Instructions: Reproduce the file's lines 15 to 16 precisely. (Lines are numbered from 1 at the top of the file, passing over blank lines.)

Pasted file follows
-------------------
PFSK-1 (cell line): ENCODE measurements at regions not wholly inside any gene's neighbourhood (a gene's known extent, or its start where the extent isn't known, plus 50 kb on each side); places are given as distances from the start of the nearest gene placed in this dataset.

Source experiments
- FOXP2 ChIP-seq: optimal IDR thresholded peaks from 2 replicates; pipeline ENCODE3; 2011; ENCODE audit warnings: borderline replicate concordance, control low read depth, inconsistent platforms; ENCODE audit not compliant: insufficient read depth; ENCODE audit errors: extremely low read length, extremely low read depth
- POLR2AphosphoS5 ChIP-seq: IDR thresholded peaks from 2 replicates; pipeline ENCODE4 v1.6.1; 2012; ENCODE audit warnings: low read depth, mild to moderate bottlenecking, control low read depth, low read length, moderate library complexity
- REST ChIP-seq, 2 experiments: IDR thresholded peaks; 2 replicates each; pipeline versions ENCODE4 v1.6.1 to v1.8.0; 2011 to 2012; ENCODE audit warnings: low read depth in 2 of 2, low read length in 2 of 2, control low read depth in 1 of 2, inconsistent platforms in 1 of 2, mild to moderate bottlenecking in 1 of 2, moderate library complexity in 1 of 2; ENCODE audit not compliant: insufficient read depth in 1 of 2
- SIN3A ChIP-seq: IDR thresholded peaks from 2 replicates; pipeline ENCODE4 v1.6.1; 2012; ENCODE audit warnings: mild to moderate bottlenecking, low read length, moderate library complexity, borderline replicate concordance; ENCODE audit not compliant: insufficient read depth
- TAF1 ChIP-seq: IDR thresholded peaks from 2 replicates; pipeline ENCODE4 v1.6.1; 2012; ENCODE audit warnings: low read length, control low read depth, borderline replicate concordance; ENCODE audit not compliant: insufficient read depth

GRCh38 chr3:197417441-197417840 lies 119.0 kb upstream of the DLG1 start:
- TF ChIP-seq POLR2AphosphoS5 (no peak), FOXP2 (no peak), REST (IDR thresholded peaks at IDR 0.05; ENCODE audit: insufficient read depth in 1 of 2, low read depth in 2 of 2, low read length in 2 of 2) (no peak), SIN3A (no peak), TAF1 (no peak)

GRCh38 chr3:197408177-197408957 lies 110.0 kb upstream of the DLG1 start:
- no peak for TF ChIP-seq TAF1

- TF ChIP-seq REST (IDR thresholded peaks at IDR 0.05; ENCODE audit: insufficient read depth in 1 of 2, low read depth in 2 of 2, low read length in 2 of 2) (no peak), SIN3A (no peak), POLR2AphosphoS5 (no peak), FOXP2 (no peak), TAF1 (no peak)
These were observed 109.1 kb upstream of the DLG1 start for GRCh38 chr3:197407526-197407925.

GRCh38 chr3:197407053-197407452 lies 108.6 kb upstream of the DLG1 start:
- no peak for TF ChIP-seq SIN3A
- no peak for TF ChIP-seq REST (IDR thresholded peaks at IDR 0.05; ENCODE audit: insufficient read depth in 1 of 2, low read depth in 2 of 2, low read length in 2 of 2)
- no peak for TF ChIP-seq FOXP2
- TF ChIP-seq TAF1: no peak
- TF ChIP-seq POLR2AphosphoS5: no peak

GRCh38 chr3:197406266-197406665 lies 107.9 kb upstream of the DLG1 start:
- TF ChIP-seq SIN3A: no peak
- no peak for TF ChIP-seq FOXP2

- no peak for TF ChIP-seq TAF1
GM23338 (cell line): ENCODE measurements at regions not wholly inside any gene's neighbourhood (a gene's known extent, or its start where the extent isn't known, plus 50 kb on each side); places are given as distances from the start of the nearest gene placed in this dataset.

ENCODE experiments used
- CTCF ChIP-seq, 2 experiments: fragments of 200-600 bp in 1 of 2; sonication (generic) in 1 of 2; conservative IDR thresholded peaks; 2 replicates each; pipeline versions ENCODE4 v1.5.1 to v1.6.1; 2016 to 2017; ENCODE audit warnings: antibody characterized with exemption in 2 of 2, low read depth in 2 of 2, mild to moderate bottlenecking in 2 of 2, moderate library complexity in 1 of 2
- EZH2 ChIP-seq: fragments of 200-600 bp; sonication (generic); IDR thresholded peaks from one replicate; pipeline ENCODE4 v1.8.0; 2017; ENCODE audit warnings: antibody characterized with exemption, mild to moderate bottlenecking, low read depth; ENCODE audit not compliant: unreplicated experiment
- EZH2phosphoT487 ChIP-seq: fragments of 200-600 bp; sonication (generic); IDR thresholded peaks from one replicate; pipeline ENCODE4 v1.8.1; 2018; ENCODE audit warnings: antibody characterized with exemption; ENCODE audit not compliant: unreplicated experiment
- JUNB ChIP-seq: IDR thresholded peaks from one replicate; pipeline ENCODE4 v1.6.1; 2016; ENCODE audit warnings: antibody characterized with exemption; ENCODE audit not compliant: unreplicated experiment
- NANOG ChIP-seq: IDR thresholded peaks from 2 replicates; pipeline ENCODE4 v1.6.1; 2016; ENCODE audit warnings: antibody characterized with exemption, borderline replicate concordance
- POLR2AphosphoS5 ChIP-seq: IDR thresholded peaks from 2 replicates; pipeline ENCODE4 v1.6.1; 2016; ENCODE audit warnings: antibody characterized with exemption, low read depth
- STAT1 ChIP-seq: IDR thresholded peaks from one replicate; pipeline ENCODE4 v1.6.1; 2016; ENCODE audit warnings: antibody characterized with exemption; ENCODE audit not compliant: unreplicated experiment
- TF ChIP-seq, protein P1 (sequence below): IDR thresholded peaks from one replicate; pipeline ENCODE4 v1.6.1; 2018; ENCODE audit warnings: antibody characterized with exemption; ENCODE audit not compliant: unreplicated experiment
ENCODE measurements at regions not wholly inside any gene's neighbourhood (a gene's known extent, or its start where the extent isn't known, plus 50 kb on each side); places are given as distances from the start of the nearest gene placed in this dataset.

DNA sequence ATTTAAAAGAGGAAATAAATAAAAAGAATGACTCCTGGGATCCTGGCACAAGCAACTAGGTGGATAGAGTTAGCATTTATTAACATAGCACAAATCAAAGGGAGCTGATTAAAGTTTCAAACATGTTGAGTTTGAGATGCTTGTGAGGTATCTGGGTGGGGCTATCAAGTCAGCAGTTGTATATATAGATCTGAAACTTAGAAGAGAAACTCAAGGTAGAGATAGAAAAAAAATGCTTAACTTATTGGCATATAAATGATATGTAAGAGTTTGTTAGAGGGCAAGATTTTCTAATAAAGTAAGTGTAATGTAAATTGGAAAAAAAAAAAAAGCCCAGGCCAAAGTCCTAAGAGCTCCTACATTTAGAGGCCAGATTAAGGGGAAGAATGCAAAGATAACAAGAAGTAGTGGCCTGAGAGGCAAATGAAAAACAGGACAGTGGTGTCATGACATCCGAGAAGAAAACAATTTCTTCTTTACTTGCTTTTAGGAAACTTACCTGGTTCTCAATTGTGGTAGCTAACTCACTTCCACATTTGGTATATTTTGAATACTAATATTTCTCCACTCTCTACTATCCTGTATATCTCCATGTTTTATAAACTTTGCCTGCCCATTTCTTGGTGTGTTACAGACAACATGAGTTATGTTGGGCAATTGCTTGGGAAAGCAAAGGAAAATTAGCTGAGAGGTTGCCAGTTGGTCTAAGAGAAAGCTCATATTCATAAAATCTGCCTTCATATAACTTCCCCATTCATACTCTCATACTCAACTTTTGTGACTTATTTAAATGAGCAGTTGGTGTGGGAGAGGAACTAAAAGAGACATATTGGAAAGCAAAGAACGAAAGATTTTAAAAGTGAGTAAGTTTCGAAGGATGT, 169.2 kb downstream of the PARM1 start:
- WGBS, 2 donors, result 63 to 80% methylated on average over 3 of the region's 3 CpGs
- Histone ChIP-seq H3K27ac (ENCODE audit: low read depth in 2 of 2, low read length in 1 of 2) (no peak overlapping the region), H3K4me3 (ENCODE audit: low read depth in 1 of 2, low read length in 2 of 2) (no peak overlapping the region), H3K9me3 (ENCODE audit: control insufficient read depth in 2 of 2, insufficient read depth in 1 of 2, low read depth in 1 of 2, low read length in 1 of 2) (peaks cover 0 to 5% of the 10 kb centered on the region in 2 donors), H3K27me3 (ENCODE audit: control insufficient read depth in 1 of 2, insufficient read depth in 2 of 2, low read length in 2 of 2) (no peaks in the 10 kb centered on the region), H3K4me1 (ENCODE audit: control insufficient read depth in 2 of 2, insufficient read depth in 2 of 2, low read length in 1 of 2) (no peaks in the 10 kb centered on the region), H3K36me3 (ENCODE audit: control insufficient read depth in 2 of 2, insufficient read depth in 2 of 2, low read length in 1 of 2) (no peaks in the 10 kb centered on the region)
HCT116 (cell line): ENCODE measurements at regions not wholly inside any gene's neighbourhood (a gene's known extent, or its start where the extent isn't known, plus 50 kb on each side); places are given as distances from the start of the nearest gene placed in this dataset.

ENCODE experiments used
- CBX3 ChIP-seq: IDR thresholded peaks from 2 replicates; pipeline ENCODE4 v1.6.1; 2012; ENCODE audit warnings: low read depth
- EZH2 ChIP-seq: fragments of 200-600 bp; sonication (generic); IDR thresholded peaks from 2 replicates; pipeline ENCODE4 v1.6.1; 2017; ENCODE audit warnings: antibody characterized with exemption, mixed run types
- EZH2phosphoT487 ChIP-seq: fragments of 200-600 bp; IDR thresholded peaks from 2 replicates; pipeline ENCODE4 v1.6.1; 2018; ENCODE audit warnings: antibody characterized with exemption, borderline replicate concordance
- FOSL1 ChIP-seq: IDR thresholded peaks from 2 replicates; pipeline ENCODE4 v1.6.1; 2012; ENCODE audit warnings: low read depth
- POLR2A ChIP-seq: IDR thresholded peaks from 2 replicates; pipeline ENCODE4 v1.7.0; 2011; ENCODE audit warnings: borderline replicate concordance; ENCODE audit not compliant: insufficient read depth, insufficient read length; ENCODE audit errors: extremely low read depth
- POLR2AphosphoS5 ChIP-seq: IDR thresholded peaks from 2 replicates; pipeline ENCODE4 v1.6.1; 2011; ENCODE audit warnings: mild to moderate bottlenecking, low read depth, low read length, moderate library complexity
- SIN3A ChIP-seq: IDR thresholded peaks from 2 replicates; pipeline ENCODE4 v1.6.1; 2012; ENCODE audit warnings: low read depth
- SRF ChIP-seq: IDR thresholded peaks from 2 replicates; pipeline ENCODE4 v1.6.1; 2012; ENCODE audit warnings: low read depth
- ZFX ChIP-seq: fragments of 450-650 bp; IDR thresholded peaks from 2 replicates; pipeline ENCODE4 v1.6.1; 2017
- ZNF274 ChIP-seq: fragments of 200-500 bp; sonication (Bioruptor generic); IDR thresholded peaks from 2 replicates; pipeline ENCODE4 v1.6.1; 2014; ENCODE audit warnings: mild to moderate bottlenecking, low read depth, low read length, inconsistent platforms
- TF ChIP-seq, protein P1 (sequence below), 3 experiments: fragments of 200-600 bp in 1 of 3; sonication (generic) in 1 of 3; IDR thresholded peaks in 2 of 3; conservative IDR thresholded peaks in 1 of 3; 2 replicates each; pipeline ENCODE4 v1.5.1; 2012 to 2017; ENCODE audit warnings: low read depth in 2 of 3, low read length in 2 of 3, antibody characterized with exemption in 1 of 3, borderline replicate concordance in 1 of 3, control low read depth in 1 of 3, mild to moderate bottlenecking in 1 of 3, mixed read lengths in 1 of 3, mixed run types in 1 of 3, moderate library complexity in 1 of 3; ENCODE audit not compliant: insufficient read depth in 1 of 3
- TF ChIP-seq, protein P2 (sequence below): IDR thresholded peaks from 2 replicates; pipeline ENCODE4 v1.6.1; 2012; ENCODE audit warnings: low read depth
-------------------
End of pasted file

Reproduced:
- no peak for TF ChIP-seq SIN3A
- no peak for TF ChIP-seq REST (IDR thresholded peaks at IDR 0.05; ENCODE audit: insufficient read depth in 1 of 2, low read depth in 2 of 2, low read length in 2 of 2)